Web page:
From Germiston to China

From about the tender age of eight, I have always wanted to visit China. I had an aunt who was a librarian and 40 years ago, her job entailed traveling to book conventions all over the world. And then she would return home and tell us of her travels. I was born in Germiston and China was the place that captivated my imagination. So, it wasn’t much of a stretch that when offered a job in China, I jumped at the opportunity.

I am a Durban-bred girl, born in Germiston, Gauteng. I completed my Food Technology Diploma and got  married to Peter. We have three daughters and after being an at-home-mom for a number of years, I decided to study to become a teacher now I teach English as a second language.

We came to China in 2017, to a small city called Wendeng, in Shandong province. We were amazed by many things – the mass of fresh vegetables at the open markets, the fresh seafood that abounded everywhere, the crazy lights on the buildings and even the scooters on the roads. Everything was an adventure.

We found ourselves in a city that had a canal running through it, and we would walk it twice a day, to and from work. I’m a teacher and got a post at a training center. At weekends we would adventure further afield, to Rushan, Rongchen and Weihai.

One of the most endearing experiences for us was snow. We had never seen it like we did in Wendeng and Weihai. At first it was magical and clean and exciting, but we soon learnt that it very quickly became cold, slippery and dangerous. Roads were closed and schools and business shut down for a day or two in severe weather. The cold lasted longer than the excitement and soon we discovered we wanted to move to a warmer climate.

Another aspect of winter that totally bewildered us was the migration of whooper swans from Siberia. To think they came south to Rongchen because its warmer, was not very comforting when the temperatures plummeted. But we did enjoy watching them each year as they flew in around November and left again in February. Swans mate for life so every now and again, a single swan would stay in Rongchen instead of flying back with the flock, because it had lost its partner. We witnessed the growing of babies into teenagers and the fights between dominant males. All including their flying across the sky and landing in the bay. They live on the sea and forage in the salty water.

On one of our weekend outings we went to a fish farm and discovered how many of the shell fish are actively farmed off the calm Shandong coast. I got to hold a giant puffy fish and have come to the conclusion that they are my favourite of all fish species. When at the safari park, we saw a buck give birth and the staff helping. We have seen beluga whales, a whale shark and my husband even went diving in an aquarium.

We went on holiday to nearby cities, one of which is called Linyi. It is the burial place of Sun Tzu, the writer of the book The Art of War. We saw his excavated tomb and the original bamboo slips that he wrote all his ideas on. These are beautifully preserved in the Bamboo Slips Museum. The information from the slips was then transferred onto paper, published and has since become the famous book it is now. From such humble beginning to the World Wide Web, and still used today by many military leaders.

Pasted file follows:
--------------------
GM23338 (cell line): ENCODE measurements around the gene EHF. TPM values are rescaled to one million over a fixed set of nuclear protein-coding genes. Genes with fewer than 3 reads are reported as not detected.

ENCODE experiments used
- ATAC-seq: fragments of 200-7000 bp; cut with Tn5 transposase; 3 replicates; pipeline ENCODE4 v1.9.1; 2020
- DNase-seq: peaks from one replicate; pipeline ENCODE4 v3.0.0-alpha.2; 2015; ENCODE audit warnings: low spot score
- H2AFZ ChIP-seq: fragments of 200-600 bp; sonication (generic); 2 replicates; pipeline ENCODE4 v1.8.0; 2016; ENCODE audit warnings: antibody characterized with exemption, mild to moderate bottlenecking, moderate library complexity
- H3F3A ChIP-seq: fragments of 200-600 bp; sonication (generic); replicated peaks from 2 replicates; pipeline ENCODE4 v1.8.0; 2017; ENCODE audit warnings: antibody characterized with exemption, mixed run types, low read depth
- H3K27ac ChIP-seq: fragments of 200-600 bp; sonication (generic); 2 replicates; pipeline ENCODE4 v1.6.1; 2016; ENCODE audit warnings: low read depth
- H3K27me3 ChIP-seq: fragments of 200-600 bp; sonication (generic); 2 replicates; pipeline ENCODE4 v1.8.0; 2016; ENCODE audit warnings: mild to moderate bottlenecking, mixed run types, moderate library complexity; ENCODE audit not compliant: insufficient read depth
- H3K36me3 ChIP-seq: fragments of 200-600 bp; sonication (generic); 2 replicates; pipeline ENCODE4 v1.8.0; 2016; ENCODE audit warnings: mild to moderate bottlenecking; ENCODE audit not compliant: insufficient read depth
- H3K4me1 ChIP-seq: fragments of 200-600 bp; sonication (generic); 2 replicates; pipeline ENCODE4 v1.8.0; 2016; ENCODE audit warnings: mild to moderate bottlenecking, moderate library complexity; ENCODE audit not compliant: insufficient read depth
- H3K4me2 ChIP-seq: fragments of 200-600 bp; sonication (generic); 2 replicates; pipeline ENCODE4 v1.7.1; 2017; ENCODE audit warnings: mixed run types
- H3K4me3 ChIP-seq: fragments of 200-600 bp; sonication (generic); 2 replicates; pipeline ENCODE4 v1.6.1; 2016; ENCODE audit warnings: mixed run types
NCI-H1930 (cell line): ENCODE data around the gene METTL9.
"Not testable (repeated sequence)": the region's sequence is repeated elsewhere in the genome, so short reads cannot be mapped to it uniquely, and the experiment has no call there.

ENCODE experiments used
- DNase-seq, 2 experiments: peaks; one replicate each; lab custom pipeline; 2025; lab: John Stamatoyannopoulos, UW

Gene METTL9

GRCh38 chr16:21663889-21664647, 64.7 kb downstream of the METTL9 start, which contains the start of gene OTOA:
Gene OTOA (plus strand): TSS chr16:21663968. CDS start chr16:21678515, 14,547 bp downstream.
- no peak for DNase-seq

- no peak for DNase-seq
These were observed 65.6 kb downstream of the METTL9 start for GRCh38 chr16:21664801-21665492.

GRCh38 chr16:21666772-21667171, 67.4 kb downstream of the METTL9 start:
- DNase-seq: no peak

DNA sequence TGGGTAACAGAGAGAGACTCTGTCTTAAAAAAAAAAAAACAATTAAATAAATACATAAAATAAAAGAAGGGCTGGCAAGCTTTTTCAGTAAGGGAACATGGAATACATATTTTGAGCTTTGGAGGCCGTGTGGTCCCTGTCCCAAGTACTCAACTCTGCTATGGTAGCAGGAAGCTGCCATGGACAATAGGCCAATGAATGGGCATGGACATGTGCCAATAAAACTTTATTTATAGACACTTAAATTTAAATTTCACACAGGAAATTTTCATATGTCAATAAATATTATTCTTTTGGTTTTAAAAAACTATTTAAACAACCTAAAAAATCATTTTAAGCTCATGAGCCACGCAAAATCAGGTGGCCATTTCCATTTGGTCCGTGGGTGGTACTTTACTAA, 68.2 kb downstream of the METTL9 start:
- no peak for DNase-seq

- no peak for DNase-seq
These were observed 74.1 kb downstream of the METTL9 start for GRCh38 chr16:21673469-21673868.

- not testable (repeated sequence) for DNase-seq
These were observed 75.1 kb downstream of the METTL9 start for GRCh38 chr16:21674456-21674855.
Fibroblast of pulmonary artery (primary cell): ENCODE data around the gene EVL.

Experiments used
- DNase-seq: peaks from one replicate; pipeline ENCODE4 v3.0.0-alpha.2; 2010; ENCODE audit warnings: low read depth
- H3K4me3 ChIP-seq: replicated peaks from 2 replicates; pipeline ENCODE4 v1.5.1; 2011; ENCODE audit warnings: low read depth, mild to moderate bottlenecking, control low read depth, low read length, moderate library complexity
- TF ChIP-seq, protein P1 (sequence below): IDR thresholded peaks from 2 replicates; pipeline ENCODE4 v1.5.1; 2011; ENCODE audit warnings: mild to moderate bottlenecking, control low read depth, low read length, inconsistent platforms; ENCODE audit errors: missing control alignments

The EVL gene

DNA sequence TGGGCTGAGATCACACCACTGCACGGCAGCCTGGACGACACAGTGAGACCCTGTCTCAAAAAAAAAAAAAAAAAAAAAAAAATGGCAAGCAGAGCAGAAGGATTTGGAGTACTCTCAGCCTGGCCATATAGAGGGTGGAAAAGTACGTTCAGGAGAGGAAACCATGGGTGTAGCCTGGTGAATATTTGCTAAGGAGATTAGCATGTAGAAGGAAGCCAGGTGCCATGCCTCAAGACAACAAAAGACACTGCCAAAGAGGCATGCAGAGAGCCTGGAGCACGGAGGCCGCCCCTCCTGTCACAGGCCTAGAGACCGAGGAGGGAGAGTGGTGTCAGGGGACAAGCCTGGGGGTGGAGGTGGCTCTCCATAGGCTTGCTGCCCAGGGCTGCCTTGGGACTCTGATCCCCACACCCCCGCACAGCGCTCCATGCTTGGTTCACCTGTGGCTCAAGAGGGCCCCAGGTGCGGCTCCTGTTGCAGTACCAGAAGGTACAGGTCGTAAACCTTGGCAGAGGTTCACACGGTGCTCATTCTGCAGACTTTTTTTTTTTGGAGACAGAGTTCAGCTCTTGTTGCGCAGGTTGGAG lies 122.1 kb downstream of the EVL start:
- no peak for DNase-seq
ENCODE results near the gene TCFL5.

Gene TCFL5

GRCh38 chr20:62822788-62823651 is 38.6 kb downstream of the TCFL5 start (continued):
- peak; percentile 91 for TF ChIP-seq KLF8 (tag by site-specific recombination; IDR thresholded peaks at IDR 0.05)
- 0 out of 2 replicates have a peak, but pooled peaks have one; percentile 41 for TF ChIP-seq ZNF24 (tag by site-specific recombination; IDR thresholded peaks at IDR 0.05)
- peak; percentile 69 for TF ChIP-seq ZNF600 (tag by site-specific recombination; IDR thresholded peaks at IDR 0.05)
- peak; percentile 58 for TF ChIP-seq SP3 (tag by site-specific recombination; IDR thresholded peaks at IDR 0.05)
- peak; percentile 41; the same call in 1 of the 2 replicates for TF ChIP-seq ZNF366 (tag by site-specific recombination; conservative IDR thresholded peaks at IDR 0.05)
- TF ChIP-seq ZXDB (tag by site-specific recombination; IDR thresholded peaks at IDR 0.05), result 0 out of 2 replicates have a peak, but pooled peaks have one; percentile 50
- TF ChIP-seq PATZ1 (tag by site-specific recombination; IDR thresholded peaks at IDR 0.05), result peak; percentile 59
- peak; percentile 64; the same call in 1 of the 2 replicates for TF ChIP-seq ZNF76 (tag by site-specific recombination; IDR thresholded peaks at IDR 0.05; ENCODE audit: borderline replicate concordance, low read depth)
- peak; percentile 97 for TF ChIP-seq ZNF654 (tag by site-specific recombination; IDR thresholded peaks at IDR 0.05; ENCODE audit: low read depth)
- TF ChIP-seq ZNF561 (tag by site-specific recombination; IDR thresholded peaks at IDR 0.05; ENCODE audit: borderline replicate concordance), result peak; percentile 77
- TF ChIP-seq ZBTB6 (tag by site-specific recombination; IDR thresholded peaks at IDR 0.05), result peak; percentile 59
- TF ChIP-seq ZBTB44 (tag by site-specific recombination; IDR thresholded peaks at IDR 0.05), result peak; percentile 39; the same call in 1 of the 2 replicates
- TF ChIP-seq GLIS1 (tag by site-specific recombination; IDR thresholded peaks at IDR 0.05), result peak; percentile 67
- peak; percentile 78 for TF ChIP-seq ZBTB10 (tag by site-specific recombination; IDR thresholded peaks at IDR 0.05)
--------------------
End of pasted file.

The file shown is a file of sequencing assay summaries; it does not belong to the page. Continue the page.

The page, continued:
We later moved to Hangzhou and find this city breath taking, with all the river ways and canals. We regularly ride our bikes along the streams and monitor the changing of the seasons – from pinks and limes in spring to the deep purples and greens of winter, the oranges of autumn and the red and yellows of summer. We have really been part of this amazing colour change from the very first day in China.

We visited a mountain village in Wuyuan. It was like a mysterious hideaway, walking in and out small narrow streets between the houses and the shops. A stream runs down the center of the village and that’s why people settled there. To get to the village, you need to go up to the top by cable car, and when you’re done, use the cable car to come back. There is no other means of transport to the village.

We have been to Chongching – a crazy city built in levels that defy sanity. There are highways that tower above buildings and staircases that leave you exhausted. They seem to never end. You book into the hotel at street level on the 11th floor and can get a taxi on the 4th floor to go sightseeing. And crowds of people, which we had never expected. Everything and anything for food is hot and spicy, they even have chili ice-cream. What an experience. I would never live there, but a visit is worth a thousand words.

In all our travels we have met interesting people and discovered diverse ways of living and traditions. And all this adds to the diversity of life in China. There is a uniqueness about the country as a whole when compared to the West as well as the similarities within the country with other Eastern civilizations. All in all, we are happy living and working in China and hope to be here for a long time yet.

Lee-Anne Waddell was born in Germiston and grew up in Durban. Lee-Anne obtained a diploma in food technology and later studied to be a teacher. She is now an English teacher.

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